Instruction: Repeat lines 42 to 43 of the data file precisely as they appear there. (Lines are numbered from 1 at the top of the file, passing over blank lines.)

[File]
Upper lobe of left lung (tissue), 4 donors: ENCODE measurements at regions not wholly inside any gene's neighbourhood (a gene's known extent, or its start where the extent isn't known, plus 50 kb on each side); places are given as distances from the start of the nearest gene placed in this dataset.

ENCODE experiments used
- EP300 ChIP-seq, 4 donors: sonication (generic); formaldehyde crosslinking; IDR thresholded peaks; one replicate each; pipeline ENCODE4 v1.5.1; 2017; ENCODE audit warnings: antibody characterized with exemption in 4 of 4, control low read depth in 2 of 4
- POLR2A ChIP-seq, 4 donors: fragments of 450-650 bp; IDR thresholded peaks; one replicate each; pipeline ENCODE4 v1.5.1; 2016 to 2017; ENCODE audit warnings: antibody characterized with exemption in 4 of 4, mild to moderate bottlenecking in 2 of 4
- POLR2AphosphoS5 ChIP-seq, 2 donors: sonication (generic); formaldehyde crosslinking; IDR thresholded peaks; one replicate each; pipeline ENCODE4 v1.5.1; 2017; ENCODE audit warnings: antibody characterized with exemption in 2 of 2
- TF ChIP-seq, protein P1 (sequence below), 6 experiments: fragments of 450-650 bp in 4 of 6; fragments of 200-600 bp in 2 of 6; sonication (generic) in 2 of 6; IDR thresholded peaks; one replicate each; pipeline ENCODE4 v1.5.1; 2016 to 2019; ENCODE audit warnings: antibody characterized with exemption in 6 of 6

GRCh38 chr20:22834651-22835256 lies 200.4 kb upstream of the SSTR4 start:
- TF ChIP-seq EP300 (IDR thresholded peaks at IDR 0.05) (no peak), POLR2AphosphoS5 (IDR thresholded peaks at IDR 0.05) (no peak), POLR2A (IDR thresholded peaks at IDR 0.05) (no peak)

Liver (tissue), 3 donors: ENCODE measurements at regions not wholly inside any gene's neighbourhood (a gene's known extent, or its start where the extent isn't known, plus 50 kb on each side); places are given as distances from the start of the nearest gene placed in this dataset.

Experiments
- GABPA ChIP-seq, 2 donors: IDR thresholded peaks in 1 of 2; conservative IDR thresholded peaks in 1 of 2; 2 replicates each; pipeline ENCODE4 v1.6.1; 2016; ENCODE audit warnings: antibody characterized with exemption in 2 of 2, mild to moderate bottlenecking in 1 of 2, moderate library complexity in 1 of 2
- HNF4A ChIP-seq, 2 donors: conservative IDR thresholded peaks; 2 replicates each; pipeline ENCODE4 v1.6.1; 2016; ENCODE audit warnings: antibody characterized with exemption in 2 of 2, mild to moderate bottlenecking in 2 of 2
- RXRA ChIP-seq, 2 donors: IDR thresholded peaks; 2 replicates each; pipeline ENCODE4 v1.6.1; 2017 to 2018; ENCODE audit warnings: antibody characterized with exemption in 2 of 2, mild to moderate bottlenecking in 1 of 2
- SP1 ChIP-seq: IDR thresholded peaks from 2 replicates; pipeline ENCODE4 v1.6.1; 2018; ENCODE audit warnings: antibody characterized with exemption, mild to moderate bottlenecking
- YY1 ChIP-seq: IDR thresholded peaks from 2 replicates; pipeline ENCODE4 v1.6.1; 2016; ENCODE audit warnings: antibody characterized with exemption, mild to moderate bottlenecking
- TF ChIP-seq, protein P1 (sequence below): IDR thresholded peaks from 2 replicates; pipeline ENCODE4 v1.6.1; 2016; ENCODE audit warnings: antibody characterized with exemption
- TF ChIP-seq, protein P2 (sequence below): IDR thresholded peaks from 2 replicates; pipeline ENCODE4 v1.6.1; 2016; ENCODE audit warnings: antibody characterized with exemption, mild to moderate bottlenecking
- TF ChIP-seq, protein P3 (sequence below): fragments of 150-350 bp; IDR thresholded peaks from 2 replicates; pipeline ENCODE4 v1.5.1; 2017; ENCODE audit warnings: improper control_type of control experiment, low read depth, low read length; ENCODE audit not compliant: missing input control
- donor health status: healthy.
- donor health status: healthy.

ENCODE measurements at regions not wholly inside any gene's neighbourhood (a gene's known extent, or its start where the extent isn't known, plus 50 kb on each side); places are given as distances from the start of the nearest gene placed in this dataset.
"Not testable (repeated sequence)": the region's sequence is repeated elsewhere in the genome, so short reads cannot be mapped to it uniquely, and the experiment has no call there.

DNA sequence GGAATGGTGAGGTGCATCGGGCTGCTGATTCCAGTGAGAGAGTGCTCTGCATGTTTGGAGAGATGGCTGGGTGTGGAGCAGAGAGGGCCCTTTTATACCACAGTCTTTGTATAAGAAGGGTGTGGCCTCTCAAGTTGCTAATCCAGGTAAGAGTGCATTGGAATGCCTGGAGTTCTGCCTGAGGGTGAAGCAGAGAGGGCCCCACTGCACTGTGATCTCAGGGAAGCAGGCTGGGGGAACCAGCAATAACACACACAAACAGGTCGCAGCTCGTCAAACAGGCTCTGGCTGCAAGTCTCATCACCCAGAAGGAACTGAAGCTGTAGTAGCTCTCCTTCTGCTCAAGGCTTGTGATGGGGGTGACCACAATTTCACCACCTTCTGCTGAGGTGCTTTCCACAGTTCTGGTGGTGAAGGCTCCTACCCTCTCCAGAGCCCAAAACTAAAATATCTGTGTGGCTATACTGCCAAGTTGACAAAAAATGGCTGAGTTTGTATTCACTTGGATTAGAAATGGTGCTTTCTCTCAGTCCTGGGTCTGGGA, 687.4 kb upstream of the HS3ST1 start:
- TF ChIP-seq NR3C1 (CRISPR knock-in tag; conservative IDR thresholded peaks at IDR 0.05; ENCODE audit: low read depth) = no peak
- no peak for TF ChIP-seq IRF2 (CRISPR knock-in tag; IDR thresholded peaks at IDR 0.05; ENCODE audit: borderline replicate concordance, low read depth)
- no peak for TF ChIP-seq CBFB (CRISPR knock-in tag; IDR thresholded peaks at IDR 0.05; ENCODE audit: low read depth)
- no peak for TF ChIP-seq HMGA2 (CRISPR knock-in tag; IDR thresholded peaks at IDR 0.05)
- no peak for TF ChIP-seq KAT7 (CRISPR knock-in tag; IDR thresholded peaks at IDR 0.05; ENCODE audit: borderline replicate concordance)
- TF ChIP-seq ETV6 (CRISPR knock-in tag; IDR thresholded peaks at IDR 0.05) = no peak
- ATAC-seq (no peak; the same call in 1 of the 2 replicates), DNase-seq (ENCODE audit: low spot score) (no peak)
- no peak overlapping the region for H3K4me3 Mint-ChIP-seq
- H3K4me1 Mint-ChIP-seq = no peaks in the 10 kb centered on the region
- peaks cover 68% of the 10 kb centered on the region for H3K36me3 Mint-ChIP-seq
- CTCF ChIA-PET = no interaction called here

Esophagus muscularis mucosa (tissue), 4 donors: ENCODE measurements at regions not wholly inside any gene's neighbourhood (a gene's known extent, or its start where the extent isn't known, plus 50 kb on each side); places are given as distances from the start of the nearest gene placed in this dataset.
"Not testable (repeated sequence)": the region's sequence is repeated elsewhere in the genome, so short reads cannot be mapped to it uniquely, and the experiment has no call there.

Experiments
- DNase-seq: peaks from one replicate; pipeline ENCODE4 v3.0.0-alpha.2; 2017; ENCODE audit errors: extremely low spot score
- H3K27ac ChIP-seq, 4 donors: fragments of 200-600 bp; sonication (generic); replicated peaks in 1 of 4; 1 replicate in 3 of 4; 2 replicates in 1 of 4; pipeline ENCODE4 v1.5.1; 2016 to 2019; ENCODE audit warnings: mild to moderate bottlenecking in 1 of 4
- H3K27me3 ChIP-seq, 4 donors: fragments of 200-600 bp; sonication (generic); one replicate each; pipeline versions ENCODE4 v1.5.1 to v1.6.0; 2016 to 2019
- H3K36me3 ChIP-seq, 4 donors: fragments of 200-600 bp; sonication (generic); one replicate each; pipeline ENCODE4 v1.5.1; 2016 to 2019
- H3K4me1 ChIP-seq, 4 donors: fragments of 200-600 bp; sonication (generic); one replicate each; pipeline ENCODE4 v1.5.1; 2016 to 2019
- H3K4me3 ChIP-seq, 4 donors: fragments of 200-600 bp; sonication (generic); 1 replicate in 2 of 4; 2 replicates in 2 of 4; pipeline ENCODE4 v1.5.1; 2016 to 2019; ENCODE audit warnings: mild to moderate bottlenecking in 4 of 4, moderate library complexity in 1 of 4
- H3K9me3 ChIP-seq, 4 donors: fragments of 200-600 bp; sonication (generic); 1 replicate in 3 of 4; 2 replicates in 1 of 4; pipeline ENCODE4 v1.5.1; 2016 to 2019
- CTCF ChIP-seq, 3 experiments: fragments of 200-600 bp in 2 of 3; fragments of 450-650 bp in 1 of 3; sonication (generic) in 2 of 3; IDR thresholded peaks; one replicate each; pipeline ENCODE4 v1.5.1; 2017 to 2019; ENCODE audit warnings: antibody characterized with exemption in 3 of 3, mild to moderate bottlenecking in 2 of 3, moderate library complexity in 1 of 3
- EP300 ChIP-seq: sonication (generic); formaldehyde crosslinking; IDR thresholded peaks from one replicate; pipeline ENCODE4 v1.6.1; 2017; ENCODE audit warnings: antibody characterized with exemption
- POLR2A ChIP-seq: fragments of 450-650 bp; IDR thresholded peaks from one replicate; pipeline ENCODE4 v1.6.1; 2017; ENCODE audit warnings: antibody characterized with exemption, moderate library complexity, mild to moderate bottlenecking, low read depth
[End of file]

- H3K4me1 ChIP-seq, 4 donors: fragments of 200-600 bp; sonication (generic); one replicate each; pipeline ENCODE4 v1.5.1; 2016 to 2019
- H3K4me3 ChIP-seq, 4 donors: fragments of 200-600 bp; sonication (generic); 1 replicate in 2 of 4; 2 replicates in 2 of 4; pipeline ENCODE4 v1.5.1; 2016 to 2019; ENCODE audit warnings: mild to moderate bottlenecking in 4 of 4, moderate library complexity in 1 of 4